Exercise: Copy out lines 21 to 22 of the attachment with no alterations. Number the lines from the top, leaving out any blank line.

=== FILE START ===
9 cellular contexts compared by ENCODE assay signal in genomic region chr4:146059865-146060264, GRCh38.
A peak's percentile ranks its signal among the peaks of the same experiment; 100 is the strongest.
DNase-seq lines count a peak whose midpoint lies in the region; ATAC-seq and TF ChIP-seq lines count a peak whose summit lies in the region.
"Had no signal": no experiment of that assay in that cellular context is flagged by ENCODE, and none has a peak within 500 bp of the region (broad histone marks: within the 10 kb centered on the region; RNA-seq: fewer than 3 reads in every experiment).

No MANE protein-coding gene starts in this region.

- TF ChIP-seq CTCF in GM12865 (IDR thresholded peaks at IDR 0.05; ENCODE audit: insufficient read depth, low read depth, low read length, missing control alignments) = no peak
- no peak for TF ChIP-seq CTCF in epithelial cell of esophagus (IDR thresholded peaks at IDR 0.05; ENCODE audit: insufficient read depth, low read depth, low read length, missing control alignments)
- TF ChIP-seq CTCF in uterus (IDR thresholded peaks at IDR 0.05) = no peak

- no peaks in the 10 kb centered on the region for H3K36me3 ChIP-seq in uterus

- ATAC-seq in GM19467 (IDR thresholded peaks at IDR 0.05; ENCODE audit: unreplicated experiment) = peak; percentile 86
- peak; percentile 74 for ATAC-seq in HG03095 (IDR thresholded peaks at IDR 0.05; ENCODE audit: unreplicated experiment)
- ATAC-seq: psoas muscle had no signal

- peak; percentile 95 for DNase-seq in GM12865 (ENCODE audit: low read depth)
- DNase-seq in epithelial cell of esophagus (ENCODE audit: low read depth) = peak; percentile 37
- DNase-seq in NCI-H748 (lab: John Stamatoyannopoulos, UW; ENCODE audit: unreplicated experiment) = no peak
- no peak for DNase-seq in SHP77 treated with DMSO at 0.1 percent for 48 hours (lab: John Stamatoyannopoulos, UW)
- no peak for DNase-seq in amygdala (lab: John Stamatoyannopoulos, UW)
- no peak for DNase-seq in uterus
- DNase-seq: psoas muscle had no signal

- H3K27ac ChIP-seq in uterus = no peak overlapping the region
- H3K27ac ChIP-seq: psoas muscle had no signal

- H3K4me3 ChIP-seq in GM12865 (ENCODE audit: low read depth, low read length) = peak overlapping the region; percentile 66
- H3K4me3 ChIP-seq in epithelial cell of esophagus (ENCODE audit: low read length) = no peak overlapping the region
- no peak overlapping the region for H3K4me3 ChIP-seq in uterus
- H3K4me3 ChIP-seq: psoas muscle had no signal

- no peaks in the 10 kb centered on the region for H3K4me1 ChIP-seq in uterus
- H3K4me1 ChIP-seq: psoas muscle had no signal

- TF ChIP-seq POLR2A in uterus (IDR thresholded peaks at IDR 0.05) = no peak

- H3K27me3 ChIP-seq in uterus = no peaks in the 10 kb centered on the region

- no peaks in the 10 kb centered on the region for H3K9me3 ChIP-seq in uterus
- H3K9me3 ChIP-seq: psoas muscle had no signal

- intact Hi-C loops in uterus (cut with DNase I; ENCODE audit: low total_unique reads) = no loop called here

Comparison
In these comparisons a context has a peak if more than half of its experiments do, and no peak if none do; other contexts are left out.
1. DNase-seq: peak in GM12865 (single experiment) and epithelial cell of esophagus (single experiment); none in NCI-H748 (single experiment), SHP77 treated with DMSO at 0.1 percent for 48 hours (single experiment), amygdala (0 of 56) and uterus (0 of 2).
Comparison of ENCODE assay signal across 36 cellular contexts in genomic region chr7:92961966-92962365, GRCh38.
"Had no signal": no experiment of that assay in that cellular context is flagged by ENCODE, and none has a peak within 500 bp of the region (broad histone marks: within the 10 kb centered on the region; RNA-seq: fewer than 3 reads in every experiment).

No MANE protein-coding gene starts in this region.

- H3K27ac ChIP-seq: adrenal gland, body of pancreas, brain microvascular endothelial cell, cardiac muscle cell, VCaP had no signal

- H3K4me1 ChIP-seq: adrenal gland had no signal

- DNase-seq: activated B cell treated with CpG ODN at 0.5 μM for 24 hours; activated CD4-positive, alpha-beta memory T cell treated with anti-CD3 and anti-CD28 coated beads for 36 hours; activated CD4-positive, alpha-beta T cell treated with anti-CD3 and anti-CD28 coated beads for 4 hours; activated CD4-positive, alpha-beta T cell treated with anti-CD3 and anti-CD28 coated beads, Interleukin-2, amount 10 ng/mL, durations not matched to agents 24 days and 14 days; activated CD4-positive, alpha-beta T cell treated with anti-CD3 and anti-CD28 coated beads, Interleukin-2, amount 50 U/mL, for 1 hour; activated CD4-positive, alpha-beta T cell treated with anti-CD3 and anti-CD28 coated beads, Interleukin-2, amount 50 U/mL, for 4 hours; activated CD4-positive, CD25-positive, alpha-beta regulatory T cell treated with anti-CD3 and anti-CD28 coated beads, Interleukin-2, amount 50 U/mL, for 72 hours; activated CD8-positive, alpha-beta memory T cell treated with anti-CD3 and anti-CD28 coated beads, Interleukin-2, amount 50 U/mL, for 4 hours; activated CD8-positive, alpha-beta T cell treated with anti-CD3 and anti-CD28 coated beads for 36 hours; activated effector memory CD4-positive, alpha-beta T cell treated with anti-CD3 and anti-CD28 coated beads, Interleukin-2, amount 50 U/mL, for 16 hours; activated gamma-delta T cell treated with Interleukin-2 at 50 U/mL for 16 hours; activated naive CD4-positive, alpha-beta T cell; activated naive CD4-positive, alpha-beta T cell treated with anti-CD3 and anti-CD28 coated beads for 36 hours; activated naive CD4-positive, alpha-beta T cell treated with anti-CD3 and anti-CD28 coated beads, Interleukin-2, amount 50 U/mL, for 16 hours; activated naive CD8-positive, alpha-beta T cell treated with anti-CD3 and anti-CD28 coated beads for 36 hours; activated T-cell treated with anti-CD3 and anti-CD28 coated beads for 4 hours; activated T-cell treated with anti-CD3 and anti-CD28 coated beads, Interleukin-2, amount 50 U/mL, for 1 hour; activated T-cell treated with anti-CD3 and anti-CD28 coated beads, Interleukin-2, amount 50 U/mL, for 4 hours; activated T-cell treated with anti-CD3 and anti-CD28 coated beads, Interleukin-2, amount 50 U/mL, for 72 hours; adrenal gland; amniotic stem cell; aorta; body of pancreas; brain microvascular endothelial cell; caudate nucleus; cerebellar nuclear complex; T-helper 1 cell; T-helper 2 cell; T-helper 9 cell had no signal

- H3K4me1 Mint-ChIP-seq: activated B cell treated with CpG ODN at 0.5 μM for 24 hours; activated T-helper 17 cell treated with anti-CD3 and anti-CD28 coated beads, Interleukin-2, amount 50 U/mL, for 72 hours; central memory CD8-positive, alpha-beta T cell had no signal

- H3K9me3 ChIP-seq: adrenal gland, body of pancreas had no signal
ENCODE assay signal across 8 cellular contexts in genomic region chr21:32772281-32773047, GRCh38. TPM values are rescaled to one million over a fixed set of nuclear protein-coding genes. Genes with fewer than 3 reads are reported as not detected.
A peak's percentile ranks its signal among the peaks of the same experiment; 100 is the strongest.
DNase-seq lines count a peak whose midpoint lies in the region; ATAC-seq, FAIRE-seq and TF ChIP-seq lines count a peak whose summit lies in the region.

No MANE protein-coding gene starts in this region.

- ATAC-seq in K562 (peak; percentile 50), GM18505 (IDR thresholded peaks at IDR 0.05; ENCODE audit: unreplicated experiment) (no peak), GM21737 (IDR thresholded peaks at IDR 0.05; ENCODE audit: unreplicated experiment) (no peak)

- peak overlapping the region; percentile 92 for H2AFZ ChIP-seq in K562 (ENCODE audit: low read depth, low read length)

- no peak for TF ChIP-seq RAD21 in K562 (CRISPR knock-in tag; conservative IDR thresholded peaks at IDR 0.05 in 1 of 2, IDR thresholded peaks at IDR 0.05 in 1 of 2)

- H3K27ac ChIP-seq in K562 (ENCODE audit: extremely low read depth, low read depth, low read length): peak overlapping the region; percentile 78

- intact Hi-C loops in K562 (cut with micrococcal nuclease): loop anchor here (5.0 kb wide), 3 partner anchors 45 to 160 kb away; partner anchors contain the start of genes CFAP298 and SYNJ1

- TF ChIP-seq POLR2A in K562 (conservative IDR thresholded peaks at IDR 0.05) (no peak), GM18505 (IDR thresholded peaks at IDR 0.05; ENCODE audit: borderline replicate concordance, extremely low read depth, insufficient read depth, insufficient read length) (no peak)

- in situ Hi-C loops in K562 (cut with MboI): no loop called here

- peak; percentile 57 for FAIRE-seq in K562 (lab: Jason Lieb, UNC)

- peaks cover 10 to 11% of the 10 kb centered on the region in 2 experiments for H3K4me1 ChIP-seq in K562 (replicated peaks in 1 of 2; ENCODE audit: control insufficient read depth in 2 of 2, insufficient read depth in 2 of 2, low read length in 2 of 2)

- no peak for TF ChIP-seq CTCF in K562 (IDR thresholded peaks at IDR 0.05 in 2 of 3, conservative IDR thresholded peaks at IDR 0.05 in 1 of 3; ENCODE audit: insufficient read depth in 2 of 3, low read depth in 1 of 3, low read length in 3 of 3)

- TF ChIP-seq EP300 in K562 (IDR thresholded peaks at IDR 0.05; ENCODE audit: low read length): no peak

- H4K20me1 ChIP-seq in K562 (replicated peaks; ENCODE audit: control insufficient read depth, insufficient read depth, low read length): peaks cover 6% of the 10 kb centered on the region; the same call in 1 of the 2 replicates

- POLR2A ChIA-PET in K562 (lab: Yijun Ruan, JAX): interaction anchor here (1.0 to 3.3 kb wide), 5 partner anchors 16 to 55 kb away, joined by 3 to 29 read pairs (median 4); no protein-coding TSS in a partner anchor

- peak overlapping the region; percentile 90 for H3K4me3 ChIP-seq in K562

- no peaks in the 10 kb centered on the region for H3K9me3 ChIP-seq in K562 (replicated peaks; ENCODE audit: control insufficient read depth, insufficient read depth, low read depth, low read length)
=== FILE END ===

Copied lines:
- H3K27ac ChIP-seq: psoas muscle had no signal

- H3K4me3 ChIP-seq in GM12865 (ENCODE audit: low read depth, low read length) = peak overlapping the region; percentile 66